20

I've been very surprised to see that it is not necessary to add typename when a dependent type appears as a base class:

struct B {};

struct wr
{ typedef B type; };

template<class T>
struct A : T::type
{};

int main()
{
    A<wr> a;
    (void)a;
}

Why isn't typename required in front of T::type?

13

It's a special case, as others noted. To quote the standard on this:

[temp.res]

5 A qualified name used as the name in a class-or-decltype or an elaborated-type-specifier is implicitly assumed to name a type, without the use of the typename keyword. In a nested-name-specifier that immediately contains a nested-name-specifier that depends on a template parameter, the identifier or simple-template-id is implicitly assumed to name a type, without the use of the typename keyword. [ Note: The typename keyword is not permitted by the syntax of these constructs.  — end note ]

And come C++20, there will be be even more exceptions to the need for typename.

  • What other exceptions will there be? – 0x499602D2 Sep 11 at 16:39
  • @0x499602D2 - Function return types, type arguments to the various *_cast operators and default template arguments to name a couple. The paper has examples and exact details. – StoryTeller Sep 11 at 19:08
19

Why isn't typename required in front of T::type?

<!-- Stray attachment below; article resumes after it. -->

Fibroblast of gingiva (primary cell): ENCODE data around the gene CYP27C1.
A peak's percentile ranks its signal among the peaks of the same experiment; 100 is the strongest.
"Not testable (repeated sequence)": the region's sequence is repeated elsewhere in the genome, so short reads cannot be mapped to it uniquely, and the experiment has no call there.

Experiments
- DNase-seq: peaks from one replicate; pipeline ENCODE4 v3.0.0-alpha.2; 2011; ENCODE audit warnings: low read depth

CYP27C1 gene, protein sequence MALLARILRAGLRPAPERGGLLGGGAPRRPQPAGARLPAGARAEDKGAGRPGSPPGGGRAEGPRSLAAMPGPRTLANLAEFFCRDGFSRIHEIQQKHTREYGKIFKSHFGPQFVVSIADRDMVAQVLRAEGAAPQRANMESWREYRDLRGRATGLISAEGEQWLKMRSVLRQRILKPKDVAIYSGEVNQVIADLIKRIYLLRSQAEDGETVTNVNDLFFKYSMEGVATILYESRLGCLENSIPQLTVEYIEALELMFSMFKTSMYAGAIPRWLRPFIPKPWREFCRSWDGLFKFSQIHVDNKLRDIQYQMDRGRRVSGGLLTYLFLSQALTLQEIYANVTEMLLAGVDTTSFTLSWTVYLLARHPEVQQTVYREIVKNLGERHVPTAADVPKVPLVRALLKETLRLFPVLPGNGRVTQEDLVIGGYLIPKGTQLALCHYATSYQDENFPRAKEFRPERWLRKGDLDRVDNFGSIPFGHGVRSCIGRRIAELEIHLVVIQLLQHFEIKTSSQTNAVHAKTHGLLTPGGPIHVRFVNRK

Because you cannot inherit from a value. You use typename to tell the compiler that a given nested identifier is a type, but for inheritance, that must be the case anyhow so you can omit it - that's why the language provides an exception to the typename- rule for base-specifiers. From cppreference (emphasis mine):

The typename disambiguator for dependent names

In a declaration or a definition of a template, including alias template, a name that is not a member of the current instantiation and is dependent on a template parameter is not considered to be a type unless the keyword typename is used or unless it was already established as a type name, e.g. with a typedef declaration or by being used to name a base class.

Note that we will get more places where typename can be omitted, see P0634.

5

You only need to use typename if you need to tell the compiler to expect a type rather than something else.

Since only a type can be inherited from, there is no ambiguity, and so typename is superfluous.

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